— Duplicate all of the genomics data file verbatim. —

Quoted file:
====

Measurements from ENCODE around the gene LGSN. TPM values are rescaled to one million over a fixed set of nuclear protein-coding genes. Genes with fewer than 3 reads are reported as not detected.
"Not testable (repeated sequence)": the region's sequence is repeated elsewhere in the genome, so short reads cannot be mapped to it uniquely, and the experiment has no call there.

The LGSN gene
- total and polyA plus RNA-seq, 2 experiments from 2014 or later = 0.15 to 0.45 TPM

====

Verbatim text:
Measurements from ENCODE around the gene LGSN. TPM values are rescaled to one million over a fixed set of nuclear protein-coding genes. Genes with fewer than 3 reads are reported as not detected.
"Not testable (repeated sequence)": the region's sequence is repeated elsewhere in the genome, so short reads cannot be mapped to it uniquely, and the experiment has no call there.

The LGSN gene
- total and polyA plus RNA-seq, 2 experiments from 2014 or later = 0.15 to 0.45 TPM